Thoughts on Systems

Emil Sit

Apr 12, 2006 - 3 minute read - Research cryptography security tools

Automatically verifying security properties

Today a few of us had lunch with Yoshi Kohno who is visiting MIT and gave a talk about his research on Monday. An important aspect of Yoshi’s research is the problem of translating theoretical security results into secure implementations. He gave an example of how the way that WinZip employed the theoretically secure encrypt-then-MAC paradigm of authenticated encryption resulted in a system that was actually insecure. At lunch, we discussed how this problem might have been avoided: should WinZip’s consultant have looked beyond the encryption component to see how it was used? Should it have been the product manager’s responsibility?

Wouldn’t it be powerful if we could statically check that a piece of software met a particular system-wide security goal? You’d run a “compiler” on your software, along with some sort of annotation describing the security requirements; the tool would combine static analysis with knowledge of relevant theoretical results to validate the security of the program.

This sounds a lot like Coverity, a Stanford spin-off that provides tools for doing static checking of software for a variety of bugs. Coverity and its products has garnered a fair amount of press coverage as they have been auditing open source projects for various security and concurrency problems. However, while Coverity’s approach is able to find a large class of problems, they focus more on low-level problems like buffer overlows or SQL injection. Their current tools would not catch problems like the one Yoshi found in WinZip which required an understanding of the whole system.

To build this tool, more work would need to go into understanding the difficulty of precisely specifying the desired security properties and how real implementations can be parsed into a format amenable to automated analysis. Are all security properties easy to verify? We know that it is possible to check confidentiality and detecting/preventing information leaking. For example, there is on-going work at MIT, building on prior information flow work:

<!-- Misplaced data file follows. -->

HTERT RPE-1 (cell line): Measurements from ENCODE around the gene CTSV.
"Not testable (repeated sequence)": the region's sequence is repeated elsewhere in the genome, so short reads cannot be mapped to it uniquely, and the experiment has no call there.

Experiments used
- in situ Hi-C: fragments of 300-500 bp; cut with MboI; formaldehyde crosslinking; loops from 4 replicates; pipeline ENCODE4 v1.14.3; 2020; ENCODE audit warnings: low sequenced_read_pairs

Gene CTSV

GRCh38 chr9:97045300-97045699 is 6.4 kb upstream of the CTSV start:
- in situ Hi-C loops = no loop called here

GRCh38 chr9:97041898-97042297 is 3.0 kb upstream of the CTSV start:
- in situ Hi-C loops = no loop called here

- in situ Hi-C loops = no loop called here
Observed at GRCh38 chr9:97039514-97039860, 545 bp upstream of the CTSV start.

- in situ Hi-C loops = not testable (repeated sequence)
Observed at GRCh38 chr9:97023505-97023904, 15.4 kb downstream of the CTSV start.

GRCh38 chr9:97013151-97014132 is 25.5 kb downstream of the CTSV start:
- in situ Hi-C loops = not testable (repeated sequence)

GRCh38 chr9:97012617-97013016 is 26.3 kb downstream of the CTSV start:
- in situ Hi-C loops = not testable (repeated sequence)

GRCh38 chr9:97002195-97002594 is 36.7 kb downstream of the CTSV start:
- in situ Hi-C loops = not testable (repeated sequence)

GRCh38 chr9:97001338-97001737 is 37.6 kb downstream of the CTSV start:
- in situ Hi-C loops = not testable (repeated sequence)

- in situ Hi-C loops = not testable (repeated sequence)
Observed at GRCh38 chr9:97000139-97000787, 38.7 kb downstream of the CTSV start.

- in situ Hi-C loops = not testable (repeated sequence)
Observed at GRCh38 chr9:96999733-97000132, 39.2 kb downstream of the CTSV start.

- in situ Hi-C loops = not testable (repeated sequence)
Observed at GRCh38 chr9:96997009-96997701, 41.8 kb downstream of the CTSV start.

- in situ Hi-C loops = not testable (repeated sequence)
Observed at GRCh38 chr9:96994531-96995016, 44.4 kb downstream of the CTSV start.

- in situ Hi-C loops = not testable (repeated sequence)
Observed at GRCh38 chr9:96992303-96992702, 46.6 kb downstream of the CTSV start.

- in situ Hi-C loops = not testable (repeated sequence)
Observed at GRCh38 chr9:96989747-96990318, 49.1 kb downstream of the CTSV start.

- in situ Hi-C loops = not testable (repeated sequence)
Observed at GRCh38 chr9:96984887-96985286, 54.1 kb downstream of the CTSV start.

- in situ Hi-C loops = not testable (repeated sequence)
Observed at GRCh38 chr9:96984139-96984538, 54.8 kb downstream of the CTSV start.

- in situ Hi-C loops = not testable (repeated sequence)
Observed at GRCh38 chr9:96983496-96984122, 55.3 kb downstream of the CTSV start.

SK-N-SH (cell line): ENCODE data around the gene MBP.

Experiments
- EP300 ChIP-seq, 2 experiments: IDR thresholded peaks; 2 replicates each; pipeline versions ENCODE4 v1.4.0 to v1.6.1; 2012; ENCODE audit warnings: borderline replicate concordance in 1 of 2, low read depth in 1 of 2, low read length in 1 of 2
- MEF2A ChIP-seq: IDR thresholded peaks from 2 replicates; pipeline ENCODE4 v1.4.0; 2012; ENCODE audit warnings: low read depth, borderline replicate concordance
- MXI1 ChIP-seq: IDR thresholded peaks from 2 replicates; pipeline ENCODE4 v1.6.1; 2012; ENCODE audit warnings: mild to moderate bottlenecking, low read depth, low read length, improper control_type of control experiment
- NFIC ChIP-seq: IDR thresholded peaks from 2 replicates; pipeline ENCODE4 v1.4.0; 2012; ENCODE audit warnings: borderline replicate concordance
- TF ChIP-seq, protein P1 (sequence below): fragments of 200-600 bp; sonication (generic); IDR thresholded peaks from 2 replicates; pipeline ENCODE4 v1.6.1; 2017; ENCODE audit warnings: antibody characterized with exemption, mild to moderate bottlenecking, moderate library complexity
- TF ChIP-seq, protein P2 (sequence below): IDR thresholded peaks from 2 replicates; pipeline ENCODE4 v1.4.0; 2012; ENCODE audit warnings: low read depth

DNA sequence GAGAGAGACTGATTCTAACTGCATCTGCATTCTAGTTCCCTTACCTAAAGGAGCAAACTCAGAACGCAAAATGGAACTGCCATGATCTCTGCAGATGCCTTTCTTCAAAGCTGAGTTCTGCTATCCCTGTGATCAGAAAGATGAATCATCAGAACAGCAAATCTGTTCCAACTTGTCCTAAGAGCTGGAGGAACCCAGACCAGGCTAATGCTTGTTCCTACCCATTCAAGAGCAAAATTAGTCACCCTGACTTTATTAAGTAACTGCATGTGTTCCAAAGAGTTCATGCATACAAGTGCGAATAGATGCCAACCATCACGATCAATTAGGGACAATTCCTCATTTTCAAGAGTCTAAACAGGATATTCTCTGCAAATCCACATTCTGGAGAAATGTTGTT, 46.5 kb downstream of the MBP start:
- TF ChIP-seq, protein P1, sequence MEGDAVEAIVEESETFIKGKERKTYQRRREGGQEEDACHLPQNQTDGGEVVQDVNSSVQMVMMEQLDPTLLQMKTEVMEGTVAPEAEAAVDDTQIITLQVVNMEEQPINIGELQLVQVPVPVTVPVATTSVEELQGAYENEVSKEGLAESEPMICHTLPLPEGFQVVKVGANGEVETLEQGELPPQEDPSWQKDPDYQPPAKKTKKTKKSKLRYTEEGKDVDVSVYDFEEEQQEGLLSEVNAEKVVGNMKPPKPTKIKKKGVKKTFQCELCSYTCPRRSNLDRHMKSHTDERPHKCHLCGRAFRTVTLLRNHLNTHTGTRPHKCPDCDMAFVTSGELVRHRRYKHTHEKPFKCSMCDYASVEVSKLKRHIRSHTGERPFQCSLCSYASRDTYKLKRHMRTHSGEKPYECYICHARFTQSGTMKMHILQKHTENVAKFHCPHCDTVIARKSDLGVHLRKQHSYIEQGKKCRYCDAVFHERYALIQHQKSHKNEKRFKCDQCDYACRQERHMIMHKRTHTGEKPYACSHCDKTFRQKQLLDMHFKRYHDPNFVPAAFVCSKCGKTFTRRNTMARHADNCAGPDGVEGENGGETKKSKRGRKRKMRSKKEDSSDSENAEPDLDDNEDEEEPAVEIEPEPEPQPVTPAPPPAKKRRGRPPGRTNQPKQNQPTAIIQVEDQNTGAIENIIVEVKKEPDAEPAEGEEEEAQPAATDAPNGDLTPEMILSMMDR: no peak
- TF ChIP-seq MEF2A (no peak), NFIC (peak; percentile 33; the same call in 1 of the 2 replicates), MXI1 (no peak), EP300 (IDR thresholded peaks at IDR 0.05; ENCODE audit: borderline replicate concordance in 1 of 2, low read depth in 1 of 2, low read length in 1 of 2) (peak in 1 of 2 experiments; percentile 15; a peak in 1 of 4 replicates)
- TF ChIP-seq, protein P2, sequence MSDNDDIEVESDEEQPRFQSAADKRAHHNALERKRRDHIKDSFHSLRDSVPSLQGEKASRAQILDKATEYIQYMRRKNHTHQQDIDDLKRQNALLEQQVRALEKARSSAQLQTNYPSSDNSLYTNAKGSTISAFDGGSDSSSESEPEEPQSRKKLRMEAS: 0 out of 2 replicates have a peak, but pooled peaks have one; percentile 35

• Stephen McCamant gave a talk at our group meeting today about dynamically tracking information leakage; his prototype is based on the memory checker in Valgrind and is able to estimate the number of bits of information leaked, given appropriate annotations.
  • A group of my advisor’s current and former students are working on Asbestos, an operating system that enforces information flow rules.

But what about properties like replay resistance? Or perfect forward secrecy? Or resistance to data injection? How can we test for these? Daniel Jackson’s group has developed a tool called Alloy that can help model protocols at an abstract level and find problems; he and his students have also done work on applying lightweight formal methods to find correctness and security problems in real implementations.

Coverity has shown that static analysis can be successfully realized to detect security defects in real systems in an automated fashion. Work like Yoshi’s and the projects I’ve highlighted will hopefully lead to further tools that reduce the reliance on human oversight to provide correctness and security. I wouldn’t mind working towards that goal one day.